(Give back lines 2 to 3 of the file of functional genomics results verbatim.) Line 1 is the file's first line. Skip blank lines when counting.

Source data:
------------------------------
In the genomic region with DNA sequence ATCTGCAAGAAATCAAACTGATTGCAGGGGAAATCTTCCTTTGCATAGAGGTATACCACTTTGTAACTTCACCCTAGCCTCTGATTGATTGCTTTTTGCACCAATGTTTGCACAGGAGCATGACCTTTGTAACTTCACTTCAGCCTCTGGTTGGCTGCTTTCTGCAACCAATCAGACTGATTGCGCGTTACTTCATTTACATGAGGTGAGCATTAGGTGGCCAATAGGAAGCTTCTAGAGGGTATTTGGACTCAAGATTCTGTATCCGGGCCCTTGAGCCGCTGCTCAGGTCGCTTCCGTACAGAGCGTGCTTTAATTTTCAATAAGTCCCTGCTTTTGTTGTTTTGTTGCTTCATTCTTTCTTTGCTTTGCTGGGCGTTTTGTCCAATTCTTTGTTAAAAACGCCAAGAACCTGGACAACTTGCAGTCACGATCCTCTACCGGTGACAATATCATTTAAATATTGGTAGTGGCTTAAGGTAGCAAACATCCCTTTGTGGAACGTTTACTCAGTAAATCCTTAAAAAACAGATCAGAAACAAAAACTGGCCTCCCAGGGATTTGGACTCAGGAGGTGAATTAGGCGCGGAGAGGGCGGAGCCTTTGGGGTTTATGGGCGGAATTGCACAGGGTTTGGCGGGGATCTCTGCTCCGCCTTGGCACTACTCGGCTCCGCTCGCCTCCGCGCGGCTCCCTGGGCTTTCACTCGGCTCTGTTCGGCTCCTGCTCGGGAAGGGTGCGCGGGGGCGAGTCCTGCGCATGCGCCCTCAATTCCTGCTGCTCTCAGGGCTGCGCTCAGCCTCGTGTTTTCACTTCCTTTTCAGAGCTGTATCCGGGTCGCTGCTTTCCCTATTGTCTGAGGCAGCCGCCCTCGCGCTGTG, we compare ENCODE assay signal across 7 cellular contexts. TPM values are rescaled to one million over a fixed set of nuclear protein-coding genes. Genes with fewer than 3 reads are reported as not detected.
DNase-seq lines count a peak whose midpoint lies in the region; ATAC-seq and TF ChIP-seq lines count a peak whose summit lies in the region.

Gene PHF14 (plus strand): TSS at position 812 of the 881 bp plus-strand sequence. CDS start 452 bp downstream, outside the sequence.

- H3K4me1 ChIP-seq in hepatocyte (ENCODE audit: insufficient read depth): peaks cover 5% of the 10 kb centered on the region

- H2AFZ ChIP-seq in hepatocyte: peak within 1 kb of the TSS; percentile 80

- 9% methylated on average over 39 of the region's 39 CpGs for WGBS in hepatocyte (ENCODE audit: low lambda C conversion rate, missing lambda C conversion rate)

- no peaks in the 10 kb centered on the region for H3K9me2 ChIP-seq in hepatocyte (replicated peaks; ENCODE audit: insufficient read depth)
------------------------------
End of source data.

DNase-seq lines count a peak whose midpoint lies in the region; ATAC-seq and TF ChIP-seq lines count a peak whose summit lies in the region.

Gene PHF14 (plus strand): TSS at position 812 of the 881 bp plus-strand sequence. CDS start 452 bp downstream, outside the sequence.